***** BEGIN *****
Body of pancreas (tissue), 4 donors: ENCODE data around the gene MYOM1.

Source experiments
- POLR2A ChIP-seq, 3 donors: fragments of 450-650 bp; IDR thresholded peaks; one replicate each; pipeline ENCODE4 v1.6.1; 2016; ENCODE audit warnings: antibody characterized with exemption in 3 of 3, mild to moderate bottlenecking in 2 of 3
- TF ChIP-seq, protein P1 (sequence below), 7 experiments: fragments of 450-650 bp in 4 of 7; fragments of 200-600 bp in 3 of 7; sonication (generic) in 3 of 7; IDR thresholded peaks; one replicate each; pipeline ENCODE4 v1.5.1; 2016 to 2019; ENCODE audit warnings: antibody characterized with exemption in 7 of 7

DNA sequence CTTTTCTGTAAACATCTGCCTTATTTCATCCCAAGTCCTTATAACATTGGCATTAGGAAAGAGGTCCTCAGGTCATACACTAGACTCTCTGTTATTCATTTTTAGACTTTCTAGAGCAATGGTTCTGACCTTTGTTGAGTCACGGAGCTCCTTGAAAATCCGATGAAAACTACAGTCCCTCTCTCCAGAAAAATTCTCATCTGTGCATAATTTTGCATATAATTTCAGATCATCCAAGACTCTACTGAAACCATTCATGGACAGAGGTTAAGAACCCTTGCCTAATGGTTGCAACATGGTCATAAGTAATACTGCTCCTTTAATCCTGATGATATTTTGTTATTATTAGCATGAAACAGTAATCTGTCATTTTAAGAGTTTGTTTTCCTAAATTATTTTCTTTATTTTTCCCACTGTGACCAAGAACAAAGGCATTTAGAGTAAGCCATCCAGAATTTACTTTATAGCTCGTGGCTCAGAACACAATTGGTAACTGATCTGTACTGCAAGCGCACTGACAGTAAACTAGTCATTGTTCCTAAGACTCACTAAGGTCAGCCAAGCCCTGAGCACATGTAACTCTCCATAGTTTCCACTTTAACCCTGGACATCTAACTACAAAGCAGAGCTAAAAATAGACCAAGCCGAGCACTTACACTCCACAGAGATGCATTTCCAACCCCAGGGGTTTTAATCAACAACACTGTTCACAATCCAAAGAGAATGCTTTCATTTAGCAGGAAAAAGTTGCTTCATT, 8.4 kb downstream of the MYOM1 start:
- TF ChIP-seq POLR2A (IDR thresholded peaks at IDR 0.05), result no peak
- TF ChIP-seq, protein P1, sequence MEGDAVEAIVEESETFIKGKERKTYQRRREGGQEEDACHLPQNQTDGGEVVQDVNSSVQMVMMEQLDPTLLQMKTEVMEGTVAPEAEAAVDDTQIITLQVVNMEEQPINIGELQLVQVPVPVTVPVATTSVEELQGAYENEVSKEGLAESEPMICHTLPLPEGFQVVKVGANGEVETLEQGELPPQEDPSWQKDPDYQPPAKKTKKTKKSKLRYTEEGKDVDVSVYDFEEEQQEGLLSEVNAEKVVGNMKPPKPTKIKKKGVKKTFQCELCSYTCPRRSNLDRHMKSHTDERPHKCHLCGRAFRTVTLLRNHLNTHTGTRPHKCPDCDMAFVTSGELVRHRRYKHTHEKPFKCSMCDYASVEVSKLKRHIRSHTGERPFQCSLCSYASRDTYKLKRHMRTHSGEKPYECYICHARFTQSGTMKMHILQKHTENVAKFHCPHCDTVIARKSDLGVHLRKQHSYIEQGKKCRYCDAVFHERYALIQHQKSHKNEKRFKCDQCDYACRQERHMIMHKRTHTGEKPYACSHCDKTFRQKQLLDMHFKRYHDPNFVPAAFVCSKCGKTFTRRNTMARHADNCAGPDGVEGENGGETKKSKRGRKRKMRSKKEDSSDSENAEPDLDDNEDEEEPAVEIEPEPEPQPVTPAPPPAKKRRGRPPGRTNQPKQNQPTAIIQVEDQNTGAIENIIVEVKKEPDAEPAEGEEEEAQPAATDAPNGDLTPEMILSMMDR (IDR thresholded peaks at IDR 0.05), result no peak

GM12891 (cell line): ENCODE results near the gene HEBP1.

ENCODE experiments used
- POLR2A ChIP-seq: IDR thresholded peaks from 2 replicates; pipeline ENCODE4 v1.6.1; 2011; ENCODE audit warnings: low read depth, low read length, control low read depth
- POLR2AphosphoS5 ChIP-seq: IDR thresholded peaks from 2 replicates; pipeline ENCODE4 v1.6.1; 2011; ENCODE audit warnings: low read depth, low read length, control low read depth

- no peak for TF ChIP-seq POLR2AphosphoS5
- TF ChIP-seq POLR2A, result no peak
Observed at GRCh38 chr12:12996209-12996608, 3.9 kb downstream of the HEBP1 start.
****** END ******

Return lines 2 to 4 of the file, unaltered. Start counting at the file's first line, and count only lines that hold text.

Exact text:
Source experiments
- POLR2A ChIP-seq, 3 donors: fragments of 450-650 bp; IDR thresholded peaks; one replicate each; pipeline ENCODE4 v1.6.1; 2016; ENCODE audit warnings: antibody characterized with exemption in 3 of 3, mild to moderate bottlenecking in 2 of 3
- TF ChIP-seq, protein P1 (sequence below), 7 experiments: fragments of 450-650 bp in 4 of 7; fragments of 200-600 bp in 3 of 7; sonication (generic) in 3 of 7; IDR thresholded peaks; one replicate each; pipeline ENCODE4 v1.5.1; 2016 to 2019; ENCODE audit warnings: antibody characterized with exemption in 7 of 7